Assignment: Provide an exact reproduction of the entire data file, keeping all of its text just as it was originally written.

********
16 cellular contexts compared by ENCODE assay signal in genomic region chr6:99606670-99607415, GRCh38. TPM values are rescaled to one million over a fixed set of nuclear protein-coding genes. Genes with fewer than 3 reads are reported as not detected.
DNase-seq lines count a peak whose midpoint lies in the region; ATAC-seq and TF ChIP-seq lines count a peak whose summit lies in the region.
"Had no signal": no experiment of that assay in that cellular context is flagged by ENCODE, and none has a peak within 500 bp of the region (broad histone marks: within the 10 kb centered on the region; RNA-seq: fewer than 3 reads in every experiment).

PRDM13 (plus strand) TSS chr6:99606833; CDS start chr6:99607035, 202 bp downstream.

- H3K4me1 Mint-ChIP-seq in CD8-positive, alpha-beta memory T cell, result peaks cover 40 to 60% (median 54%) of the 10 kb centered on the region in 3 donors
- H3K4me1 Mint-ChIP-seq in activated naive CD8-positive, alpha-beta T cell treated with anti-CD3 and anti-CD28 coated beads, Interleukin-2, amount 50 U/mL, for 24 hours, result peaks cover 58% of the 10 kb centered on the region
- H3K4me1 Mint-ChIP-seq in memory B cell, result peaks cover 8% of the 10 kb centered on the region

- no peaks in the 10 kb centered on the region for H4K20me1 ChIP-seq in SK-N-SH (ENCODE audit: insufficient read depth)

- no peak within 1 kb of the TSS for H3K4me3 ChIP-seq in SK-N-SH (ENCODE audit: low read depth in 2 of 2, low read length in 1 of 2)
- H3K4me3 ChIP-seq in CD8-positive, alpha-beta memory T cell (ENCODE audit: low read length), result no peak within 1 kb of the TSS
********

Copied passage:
16 cellular contexts compared by ENCODE assay signal in genomic region chr6:99606670-99607415, GRCh38. TPM values are rescaled to one million over a fixed set of nuclear protein-coding genes. Genes with fewer than 3 reads are reported as not detected.
DNase-seq lines count a peak whose midpoint lies in the region; ATAC-seq and TF ChIP-seq lines count a peak whose summit lies in the region.
"Had no signal": no experiment of that assay in that cellular context is flagged by ENCODE, and none has a peak within 500 bp of the region (broad histone marks: within the 10 kb centered on the region; RNA-seq: fewer than 3 reads in every experiment).

PRDM13 (plus strand) TSS chr6:99606833; CDS start chr6:99607035, 202 bp downstream.

- H3K4me1 Mint-ChIP-seq in CD8-positive, alpha-beta memory T cell, result peaks cover 40 to 60% (median 54%) of the 10 kb centered on the region in 3 donors
- H3K4me1 Mint-ChIP-seq in activated naive CD8-positive, alpha-beta T cell treated with anti-CD3 and anti-CD28 coated beads, Interleukin-2, amount 50 U/mL, for 24 hours, result peaks cover 58% of the 10 kb centered on the region
- H3K4me1 Mint-ChIP-seq in memory B cell, result peaks cover 8% of the 10 kb centered on the region

- no peaks in the 10 kb centered on the region for H4K20me1 ChIP-seq in SK-N-SH (ENCODE audit: insufficient read depth)

- no peak within 1 kb of the TSS for H3K4me3 ChIP-seq in SK-N-SH (ENCODE audit: low read depth in 2 of 2, low read length in 1 of 2)
- H3K4me3 ChIP-seq in CD8-positive, alpha-beta memory T cell (ENCODE audit: low read length), result no peak within 1 kb of the TSS